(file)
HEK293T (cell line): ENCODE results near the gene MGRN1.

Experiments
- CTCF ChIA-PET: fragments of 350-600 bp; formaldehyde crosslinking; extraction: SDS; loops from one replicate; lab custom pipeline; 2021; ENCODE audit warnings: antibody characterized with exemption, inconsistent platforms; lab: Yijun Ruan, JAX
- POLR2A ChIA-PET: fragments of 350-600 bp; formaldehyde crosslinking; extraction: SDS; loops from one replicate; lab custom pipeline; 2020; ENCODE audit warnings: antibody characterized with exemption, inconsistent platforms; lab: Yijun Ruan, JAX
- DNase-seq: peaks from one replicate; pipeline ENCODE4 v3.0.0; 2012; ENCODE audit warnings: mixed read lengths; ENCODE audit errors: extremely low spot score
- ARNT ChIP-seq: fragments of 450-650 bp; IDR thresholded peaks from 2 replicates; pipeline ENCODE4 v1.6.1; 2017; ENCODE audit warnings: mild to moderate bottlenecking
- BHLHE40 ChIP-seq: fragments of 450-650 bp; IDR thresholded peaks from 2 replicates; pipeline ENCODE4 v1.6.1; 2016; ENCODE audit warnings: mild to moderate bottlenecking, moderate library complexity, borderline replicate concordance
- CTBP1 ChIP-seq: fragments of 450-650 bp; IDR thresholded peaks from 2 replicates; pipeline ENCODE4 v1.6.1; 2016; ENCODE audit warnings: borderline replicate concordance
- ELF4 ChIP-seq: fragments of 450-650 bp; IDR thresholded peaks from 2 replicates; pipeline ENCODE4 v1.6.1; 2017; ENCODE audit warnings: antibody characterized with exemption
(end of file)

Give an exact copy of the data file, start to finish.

HEK293T (cell line): ENCODE results near the gene MGRN1.

Experiments
- CTCF ChIA-PET: fragments of 350-600 bp; formaldehyde crosslinking; extraction: SDS; loops from one replicate; lab custom pipeline; 2021; ENCODE audit warnings: antibody characterized with exemption, inconsistent platforms; lab: Yijun Ruan, JAX
- POLR2A ChIA-PET: fragments of 350-600 bp; formaldehyde crosslinking; extraction: SDS; loops from one replicate; lab custom pipeline; 2020; ENCODE audit warnings: antibody characterized with exemption, inconsistent platforms; lab: Yijun Ruan, JAX
- DNase-seq: peaks from one replicate; pipeline ENCODE4 v3.0.0; 2012; ENCODE audit warnings: mixed read lengths; ENCODE audit errors: extremely low spot score
- ARNT ChIP-seq: fragments of 450-650 bp; IDR thresholded peaks from 2 replicates; pipeline ENCODE4 v1.6.1; 2017; ENCODE audit warnings: mild to moderate bottlenecking
- BHLHE40 ChIP-seq: fragments of 450-650 bp; IDR thresholded peaks from 2 replicates; pipeline ENCODE4 v1.6.1; 2016; ENCODE audit warnings: mild to moderate bottlenecking, moderate library complexity, borderline replicate concordance
- CTBP1 ChIP-seq: fragments of 450-650 bp; IDR thresholded peaks from 2 replicates; pipeline ENCODE4 v1.6.1; 2016; ENCODE audit warnings: borderline replicate concordance
- ELF4 ChIP-seq: fragments of 450-650 bp; IDR thresholded peaks from 2 replicates; pipeline ENCODE4 v1.6.1; 2017; ENCODE audit warnings: antibody characterized with exemption